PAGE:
Friday, 18 September 2015

Polesworth (a very busy day on the cut)



We’re hoping to meet our friend Les, who lives on his narrowboat Country Rose, for a drink on Friday night at Fradley junction.  This means we have two fullish days of cruising ahead of us to get there. As we needed water Buddy and I set out early to get to Hartshill where there is a water point.  Unfortunately, when we arrived, someone had just moored up there so we decided to carry on and fill up at Atherstone.  Karen got off and walked with Buddy to Atherstone as it was such a lovely morning and this stretch of the Coventry canal is rather pretty and feels very rural.

A field of llamas took Buddy’s eye.

Even though the Coventry canal is a narrow canal in that its locks are only wide enough for a narrowboat, the bridges on this section are wider.  This was to allow wider working day boats to travel the lock free section from Atherstone to the junction of the Ashby canal and transfer their loads to waiting narrowboats.  There used to be coal, manganese and stone mines all the way along this section leading to a lot of boat traffic.

We passed Manceter which is where Boudica is reputed to have had her last battle against the Romans.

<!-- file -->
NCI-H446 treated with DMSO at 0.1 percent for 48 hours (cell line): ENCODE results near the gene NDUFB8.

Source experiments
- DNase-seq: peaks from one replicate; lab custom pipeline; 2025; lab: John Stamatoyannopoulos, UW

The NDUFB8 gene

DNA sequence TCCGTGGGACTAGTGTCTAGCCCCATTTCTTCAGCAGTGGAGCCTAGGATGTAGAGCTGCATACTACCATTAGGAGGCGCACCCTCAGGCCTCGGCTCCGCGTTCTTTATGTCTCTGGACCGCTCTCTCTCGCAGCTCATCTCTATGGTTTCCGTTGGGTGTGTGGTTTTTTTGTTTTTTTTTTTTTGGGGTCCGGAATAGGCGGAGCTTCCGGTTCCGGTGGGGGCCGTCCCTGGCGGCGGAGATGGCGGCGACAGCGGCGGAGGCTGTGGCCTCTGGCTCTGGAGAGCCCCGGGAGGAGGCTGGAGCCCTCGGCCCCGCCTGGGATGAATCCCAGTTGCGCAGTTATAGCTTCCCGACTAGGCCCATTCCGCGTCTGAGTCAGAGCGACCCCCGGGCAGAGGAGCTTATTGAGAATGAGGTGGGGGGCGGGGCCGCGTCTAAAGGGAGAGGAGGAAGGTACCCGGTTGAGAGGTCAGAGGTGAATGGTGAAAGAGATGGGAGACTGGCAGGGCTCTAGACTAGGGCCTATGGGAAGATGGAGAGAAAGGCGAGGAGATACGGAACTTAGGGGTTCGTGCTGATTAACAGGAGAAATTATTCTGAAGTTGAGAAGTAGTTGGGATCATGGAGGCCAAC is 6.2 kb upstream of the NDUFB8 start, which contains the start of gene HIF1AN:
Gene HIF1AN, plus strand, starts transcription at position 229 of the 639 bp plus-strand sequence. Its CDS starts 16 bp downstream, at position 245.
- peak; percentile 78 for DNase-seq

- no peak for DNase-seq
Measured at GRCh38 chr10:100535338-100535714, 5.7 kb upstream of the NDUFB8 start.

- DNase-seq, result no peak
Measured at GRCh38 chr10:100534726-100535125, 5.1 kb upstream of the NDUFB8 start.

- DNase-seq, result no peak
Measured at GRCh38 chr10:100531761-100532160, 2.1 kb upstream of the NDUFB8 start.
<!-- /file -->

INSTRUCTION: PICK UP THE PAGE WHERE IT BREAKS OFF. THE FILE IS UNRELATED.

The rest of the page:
This old freight boat has seen better days.


We arrived at Atherstone before lunch and started the descent of 11 locks over a couple of miles.  At the top lock there was a book-swap point so we dropped off our read books and picked up some others.  We had to wait for a boat to come out of the lock and they were doing the same thing and the guy and Karen did some direct swaps without using the book-swap.  When I passed them on my way in to the lock we recognised each other and both recalled we had met up in Stourport basin earlier in the year.

It was very busy with queues at nearly every lock.  We stopped after four locks to fill up with water and, as it was gone midday, we had our lunch whilst waiting for the water tank to fill.  We met some lovely people whilst locking, nearly all were friendly and helpful whether they were hireboaters, liveaboards, season-cruisers or shiny boaters.  Shiny boaters is a tongue in cheek description of the people who have boats as a second home and maybe have a week's holiday in it once a year.  They also take them out on the odd weekend, cruising to the closest pub to the marina on Friday night, polishing and cleaning the boat on Saturday followed by a pub dinner.  After Sunday lunch they cruise back to the marina; they are likened to flashy German car owning, estate dwellers.

In January we moored up below the bottom lock for a few days because it was too windy to travel but we found a lot of interesting walks to occupy us.  Here is a picture taken on 8th January compared with one taken today.

Buddy was up to his normal trick of finding a stick to play with at each lock.   

These are eight of the 11 locks we went down during the day.

 


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